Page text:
We have been having nightly campfires to burn up some of our huge burn pile that is primarily a result of last summer’s hurricane. With our visiting college students, we sat around the campfire and talked and roasted s’mores and looked at the many stars that are not visible in Bellevue.
The first night Erin insisted that we roast s’mores using homemade shortbread instead of graham crackers. They were delicious, but they were really rich! After that, we branched out into Special Dark chocolate, standard graham crackers, and different marshmallows.
Our next run to the grocery store brought back strawberry and vanilla marshmallows (from the Mexican food aisle). They were really good and worked well with the chocolate. Then I bought the jumbo marshmallows which are only for the super patient roaster who truly appreciates a lot of sugar. (Some people roast it, eat the roasted section, and then continue to roast the middle.) We also tried the flat marshmallows. Presumably, they are for making s’mores indoors in an oven or even without heat. I didn’t roast one, but watching others convinced me that they aren’t a good choice for fires.
Another day found us at Target where they stock marshmallows in “chocolate royale,” and “chocolate mint.” Who could resist? (I passed on the “cinnamon bun” and the bunny-shaped marshmallows.) The problem with these very yummy varieties was that they were smaller than a standard marshmallow but a little bigger than a mini. We needed to roast several at a time and they got messier than normal.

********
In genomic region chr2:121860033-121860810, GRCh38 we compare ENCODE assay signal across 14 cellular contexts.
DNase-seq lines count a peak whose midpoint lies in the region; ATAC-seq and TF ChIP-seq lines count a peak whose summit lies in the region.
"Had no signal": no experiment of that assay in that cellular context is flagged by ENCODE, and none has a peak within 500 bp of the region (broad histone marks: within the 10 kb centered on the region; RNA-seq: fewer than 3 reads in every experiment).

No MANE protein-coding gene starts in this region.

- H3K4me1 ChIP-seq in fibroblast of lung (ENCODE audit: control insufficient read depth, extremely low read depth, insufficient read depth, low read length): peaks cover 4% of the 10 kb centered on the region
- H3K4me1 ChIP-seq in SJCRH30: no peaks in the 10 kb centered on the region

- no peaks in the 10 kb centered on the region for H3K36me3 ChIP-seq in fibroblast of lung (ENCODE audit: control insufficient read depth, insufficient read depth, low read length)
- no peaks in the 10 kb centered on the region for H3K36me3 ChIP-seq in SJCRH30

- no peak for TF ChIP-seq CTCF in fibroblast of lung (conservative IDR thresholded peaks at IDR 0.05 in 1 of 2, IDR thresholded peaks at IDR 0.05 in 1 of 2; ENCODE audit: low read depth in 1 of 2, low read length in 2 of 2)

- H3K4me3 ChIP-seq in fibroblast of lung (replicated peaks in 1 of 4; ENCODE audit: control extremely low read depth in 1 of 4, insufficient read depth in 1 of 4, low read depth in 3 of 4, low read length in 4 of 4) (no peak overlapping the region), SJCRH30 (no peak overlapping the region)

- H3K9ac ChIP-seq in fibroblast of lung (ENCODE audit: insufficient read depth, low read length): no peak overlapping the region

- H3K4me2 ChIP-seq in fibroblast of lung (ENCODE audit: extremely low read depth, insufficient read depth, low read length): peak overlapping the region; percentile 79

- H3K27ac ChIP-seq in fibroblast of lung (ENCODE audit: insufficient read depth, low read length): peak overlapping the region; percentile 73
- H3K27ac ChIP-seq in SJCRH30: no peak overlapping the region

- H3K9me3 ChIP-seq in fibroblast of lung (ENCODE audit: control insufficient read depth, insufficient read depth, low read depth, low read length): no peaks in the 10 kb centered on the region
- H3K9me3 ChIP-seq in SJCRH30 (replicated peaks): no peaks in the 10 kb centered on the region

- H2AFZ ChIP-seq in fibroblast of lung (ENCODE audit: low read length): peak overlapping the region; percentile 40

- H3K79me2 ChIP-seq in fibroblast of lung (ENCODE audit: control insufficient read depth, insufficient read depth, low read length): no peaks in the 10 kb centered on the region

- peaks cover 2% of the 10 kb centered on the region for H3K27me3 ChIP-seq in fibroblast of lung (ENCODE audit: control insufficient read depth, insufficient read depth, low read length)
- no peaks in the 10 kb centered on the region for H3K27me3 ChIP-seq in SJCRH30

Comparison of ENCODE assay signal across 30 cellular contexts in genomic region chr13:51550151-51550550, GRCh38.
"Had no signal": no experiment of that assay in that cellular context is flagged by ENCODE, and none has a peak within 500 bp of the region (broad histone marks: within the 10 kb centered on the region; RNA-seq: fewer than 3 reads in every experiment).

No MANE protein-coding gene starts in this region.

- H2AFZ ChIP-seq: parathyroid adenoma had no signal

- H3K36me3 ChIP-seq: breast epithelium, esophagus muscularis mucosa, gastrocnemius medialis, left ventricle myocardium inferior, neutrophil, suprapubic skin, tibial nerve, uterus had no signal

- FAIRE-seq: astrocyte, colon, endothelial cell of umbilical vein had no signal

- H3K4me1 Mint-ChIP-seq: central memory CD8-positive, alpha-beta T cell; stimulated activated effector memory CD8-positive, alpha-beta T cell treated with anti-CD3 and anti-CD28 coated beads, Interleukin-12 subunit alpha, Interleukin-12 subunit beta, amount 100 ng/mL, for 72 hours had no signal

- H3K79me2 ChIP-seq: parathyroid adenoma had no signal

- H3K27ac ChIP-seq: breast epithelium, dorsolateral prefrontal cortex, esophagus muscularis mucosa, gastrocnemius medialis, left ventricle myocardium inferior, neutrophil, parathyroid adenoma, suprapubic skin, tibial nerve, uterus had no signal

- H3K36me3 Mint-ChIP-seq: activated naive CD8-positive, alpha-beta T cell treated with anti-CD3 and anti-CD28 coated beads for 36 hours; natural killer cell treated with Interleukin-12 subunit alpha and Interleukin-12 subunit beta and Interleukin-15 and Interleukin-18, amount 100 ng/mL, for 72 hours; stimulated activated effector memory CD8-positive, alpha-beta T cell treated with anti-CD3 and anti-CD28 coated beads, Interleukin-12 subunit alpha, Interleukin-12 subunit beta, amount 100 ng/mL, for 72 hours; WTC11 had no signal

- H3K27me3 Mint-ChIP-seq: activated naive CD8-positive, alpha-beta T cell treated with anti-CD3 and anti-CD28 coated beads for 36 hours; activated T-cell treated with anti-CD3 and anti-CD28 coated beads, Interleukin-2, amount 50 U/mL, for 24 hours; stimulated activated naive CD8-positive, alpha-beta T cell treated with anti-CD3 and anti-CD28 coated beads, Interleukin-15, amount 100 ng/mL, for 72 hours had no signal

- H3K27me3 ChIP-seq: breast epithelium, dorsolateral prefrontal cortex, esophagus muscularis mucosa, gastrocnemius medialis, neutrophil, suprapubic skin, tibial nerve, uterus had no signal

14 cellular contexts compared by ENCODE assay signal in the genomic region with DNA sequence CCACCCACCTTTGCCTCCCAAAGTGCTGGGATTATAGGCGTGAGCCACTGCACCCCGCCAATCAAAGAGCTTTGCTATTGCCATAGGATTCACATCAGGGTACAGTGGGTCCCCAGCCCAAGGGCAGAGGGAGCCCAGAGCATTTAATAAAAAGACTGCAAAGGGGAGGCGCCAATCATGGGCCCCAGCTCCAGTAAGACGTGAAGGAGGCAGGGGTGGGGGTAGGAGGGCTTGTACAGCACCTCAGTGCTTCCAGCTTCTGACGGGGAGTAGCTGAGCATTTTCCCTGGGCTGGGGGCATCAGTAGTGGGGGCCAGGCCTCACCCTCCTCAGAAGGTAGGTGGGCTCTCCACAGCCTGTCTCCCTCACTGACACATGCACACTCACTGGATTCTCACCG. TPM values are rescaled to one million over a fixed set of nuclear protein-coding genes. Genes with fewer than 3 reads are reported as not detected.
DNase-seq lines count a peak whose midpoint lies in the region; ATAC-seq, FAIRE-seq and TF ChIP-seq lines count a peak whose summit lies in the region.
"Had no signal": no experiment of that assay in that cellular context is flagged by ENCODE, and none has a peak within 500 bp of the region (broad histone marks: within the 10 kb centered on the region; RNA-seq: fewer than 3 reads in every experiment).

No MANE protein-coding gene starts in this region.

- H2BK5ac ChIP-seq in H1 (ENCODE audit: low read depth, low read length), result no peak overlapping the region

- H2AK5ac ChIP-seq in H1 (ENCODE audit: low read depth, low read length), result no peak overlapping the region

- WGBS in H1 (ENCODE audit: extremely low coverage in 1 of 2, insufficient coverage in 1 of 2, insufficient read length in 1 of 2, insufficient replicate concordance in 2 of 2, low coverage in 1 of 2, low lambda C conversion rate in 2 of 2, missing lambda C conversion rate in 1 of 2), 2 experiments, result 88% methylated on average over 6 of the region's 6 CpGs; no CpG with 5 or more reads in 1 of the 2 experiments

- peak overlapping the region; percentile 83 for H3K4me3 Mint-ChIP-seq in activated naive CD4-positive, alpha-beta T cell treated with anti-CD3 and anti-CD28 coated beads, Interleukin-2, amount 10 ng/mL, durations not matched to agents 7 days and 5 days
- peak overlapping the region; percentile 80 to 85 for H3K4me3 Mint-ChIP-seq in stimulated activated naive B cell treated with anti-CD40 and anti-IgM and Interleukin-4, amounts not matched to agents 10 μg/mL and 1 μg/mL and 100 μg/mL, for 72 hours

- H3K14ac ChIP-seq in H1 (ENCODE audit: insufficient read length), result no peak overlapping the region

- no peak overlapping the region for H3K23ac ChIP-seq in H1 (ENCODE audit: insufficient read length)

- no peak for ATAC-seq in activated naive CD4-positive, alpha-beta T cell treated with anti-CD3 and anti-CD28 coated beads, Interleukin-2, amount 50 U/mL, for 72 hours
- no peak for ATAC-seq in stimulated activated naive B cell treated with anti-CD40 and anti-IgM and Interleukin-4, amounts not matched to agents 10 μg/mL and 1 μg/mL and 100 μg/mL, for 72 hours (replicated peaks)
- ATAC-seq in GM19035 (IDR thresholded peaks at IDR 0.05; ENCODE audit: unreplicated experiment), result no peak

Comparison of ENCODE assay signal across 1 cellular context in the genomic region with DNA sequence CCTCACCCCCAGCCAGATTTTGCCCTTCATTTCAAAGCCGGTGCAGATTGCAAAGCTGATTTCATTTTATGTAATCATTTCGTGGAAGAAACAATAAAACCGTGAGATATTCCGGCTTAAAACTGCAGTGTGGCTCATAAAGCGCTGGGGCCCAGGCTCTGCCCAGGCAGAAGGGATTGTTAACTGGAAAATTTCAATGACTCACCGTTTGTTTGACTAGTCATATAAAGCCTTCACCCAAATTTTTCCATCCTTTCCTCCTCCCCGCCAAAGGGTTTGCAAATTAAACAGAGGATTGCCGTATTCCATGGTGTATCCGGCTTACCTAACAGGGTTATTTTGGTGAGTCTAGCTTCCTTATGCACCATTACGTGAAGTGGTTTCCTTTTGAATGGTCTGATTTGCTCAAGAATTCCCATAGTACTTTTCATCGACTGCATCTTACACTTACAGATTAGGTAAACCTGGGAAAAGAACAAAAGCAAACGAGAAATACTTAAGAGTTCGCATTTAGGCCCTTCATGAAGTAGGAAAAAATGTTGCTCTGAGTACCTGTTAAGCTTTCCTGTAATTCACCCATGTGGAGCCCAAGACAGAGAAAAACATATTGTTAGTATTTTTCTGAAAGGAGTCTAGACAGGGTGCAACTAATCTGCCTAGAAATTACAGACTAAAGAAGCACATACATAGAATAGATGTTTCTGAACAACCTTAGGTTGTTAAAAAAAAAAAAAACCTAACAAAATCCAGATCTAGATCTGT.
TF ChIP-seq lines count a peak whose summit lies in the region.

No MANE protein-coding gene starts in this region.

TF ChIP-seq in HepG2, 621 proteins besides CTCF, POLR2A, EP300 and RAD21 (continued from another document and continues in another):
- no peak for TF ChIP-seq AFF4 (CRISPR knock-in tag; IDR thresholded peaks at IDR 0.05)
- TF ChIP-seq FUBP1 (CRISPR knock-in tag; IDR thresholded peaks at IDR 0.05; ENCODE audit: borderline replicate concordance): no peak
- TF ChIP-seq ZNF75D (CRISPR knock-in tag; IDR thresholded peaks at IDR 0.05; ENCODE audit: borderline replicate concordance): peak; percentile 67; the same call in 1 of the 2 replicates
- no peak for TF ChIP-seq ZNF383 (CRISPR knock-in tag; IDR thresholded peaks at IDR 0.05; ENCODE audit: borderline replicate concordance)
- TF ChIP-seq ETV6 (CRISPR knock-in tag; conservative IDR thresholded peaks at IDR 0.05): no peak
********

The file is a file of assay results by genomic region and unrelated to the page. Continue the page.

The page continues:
Finally, we had to roast the king of them all: Peeps. The key here is not to let them catch fire. They need to be slowly roasted to caramelize the outer layer of sugar into a perfect hardened crust. Gerald (below) referred to them as crème brulee on a stick. Sublime. I suggest that we start with refrigerated Peeps in the future. They seem to have very soft centers which melt and fall off the stick before the caramelized sugar is perfect. I’m looking forward to the after-Easter clearance sales to stock up on this delicacy.
If you’re in an adventurous mood, stop by. We have lots of wood to burn and lots of roasting sticks available. While we’re at it, we’ll introduce you to fine dining, country-style.